Welcome to rural America, where Animal Control only deals with dogs, and where the bite victim pays to have a cat euthanized and tested for rabies. Yes, that's right, we have to pay the county $185 to euthanize the cat that we caught and drove to Animal Control. The woman said she was not even allowed to remove the cat from our crate, and that we had to pay $155 cash to have the cat euthanized, the head removed, the remains cremated, the head overnighted to the state lab, and the tissue samples run. This morning, we get a call from them saying that we have to come in and pay $185, including the $30 for overnight kennel fee -- even though the cat stayed in our crate.
So, I asked, wondering what our tax dollars pay for, "In the future, when stray cats show up, can we just call you, and you'll come pick up the cats for free?"
"No, we don't do cats or wild animals. We only deal with dogs. There are no cat leash laws or rabies requirements in the county. Cats don't have to be vaccinated. They can run around anywhere. We don't do anything about it."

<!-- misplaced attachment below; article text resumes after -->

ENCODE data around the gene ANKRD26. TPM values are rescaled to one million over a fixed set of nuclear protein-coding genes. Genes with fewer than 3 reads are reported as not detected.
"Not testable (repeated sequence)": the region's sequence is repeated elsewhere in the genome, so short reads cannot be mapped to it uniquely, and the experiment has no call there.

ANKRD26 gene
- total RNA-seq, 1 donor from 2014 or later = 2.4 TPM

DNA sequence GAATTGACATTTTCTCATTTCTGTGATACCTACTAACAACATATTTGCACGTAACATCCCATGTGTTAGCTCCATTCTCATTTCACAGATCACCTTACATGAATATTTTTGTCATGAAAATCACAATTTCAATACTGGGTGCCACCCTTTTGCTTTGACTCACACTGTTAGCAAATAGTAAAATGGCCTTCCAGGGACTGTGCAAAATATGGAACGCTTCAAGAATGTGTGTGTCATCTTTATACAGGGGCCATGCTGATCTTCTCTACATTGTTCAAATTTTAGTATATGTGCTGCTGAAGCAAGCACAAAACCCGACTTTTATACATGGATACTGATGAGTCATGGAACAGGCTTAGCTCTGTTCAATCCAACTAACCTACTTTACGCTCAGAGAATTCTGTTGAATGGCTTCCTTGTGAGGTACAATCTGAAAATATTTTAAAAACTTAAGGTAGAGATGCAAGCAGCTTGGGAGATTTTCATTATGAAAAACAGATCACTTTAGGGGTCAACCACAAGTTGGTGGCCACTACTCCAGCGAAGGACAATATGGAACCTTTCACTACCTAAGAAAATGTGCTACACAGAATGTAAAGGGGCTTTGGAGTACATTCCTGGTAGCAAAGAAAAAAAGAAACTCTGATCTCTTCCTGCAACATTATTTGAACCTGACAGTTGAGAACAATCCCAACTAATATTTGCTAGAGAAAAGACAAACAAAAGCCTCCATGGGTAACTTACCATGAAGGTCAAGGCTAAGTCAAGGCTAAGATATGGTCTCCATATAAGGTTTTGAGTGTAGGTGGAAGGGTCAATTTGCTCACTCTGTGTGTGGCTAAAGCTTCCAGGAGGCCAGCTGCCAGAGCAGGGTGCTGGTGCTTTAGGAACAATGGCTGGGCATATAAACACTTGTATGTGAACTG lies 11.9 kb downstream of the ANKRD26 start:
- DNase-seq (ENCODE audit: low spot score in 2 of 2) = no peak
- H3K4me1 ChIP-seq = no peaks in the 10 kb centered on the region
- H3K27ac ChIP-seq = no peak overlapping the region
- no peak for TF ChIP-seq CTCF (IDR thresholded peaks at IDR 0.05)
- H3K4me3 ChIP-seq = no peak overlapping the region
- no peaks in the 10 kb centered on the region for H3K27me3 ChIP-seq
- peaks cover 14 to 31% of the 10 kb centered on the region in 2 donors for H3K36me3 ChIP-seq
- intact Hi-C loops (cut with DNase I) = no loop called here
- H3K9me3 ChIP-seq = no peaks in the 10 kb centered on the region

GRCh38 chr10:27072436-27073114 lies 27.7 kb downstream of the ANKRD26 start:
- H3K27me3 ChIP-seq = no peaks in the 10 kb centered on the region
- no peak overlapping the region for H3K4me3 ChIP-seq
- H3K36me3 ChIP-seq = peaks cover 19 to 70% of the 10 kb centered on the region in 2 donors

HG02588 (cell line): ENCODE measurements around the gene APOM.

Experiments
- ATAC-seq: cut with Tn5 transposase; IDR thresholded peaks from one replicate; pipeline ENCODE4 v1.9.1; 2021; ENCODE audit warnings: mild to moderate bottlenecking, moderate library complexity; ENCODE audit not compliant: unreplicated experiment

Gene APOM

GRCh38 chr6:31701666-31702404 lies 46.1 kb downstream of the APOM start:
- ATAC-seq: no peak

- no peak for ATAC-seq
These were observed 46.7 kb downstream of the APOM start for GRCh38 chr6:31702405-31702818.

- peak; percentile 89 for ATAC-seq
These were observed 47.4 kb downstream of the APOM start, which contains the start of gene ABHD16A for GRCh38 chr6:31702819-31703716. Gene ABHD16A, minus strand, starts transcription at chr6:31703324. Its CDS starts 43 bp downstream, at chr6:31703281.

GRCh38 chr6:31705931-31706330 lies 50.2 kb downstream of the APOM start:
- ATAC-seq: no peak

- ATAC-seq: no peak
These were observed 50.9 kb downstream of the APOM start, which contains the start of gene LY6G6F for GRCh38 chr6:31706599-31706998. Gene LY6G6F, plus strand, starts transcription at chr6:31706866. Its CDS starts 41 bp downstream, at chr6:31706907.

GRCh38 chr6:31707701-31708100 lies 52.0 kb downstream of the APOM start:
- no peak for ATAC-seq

"So," I said, pointing to the crate with the sick cat, "if a cat shows up looking like this in the future, can we just shoot it?"
"Well, I wouldn't say that," she responded, "but I imagine a lot of farmers do that."
She also shared a little tidbit with us -- they found a rabid bat near us last year. I didn't think about it at the moment, but I'm wondering how they learned that, since they don't "do" wildlife. Now, it makes me wonder how big the rabies problem is in the county, since they don't "do" wildlife. How did they even learn that one bat had rabies? And yes, we have bats here on the farm. We see them at sunset flying around the house and barn.
On the brighter side, Katherine is doing well. She slept a lot yesterday and is worried about her math exam tonight, since she's right handed, and that's the arm that's injured. (She's taking a summer class.)
I forgot to share a funny story with you yesterday, so here you go. In the ER Sunday night, when the doctor said that she'd only heard of one person surviving rabies, and that was after spending months in a coma, Katherine said incredulously, "I'm in college. I don't have time to be in a coma." I thought, yeah, that's true, a coma would put her behind by a semester or two. It was not until I'd had a good night's sleep that the humor of her comment really sunk in.